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Re: Last Call: draft-klensin-rfc2821bis: Permitted and prohibited characters in addresses

2008-01-04 11:19:51


I'm not copying the IETF list on this because the discussion has
already gotten too noisy as a consequence of people not reading
the text carefully enough (sadly enough, myself included).

First, please remember that the syntax of an address in 821 and
its successors have always been more restrictive than the
address syntax of 822 and it lineage.  The most obvious example
is that 822 permits personal name phrases and 821 does not.
While some of the other differences are probably just historical
accidents, others are due to the fact that, at one time, a large
number of non-Internet mail systems used an 822, or 822-like,
header structure and it seemed better to include than to ban
them.   Once messages passed from those systems into the public
Internet, the more restrictive Internet rules for the mailbox
name itself applied.  The text about gateways in RFC 1123
(especially Section 5.3.7) and text in 2821 should make that
abundantly clear.

In principle, we could announce that non-Internet mail
(presumably other than things covered by USEFOR) is ancient
history and go back and eliminate the differences.  But, even if
there were not philosophical reasons to not try to do that (and
I think there are), trying to get all the ducks lined up, verify
that none of the edge cases are problems and that all of the
"conform only to one" systems are completely gone (or otherwise
account for them) is not a trivial matter and is certainly not
appropriate for a Proposed -> Draft transition.   The
differences are inconvenient for those who believe there aren't
any; they are not a sign that anything is broken.

Second, while we have been moving increasingly in the direction
of having as much specification in syntax productions as
possible and in having those productions constitute a complete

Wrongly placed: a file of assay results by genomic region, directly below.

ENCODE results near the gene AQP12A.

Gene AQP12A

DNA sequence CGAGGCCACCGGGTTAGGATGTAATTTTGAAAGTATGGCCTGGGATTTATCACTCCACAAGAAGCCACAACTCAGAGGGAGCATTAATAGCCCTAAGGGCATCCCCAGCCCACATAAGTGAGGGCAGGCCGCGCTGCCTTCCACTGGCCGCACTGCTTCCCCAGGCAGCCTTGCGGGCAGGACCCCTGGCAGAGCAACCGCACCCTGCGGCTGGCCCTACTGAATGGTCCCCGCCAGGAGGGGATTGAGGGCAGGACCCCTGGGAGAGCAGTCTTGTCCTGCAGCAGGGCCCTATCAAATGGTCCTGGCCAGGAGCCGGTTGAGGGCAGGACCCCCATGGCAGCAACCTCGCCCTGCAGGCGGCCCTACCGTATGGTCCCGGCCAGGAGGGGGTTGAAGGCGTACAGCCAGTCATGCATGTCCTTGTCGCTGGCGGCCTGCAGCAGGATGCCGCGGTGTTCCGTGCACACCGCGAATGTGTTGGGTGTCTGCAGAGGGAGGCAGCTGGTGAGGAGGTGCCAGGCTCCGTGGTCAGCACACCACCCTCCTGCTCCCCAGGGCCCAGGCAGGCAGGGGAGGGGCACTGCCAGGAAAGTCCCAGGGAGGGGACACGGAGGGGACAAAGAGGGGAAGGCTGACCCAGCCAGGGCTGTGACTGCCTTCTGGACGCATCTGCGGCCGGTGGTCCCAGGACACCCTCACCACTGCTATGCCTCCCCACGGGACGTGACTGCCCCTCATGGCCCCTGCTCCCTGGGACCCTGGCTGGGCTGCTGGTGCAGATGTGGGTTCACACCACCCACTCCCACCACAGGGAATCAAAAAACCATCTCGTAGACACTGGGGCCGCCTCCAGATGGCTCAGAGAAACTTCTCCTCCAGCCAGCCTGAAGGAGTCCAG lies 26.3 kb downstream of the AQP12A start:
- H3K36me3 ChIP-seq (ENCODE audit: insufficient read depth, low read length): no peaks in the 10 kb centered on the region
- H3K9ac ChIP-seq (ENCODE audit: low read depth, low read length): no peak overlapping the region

grammar of the relevant protocol, there has never been a
requirement that specifications be written that way.   RFC 821
was certainly not written that way and 2821 isn't either.  For
them, there is no top-level note from which everything else
descends.  Syntax productions are used to _illustrate_ what a
command looks like, not to completely define its grammar.  The
grammar is defined by a combination of

        * syntax productions
        * narrative rules imbedded as comments in the syntax
        * prose text in the document that restricts or 
          qualifies the syntax productions.

In the particular case of permitted characters in mailbox
local-parts, the transformation between the BNF of 821 and the
revised ABNF of 2821 and the desire to minimize the number of
basic grammar definitions that were duplicated between 2821 and
2822 seems to have introduced some additional confusion.  But,
because of the prose (if anyone actually reads it), it is clear
that the rules are different from the syntax alone.

In particular:

(1) Alexey, as Frank points out, there is no prohibition on the
use of space in local-parts in 2821, but those spaces must be
quoted. In other words, 
   RCPT TO:<"Acct\ UserID"@domain>     and
   RCPT TO:<"Acct UserID"@domain>
are valid (although the first one is discouraged now) but
   RCPT TO:<Acct UserID(_at_)domain>
is not and has never been.  See (3) below before you reread the
current text.

(2) Despite the way the 2821 syntax is constructed, with an
invocation of "qcontent" which implicitly references a
definition in 2822 and its use of the contentious NO-WS-CTL,
there is very clear (to me at least) prose in 2821 that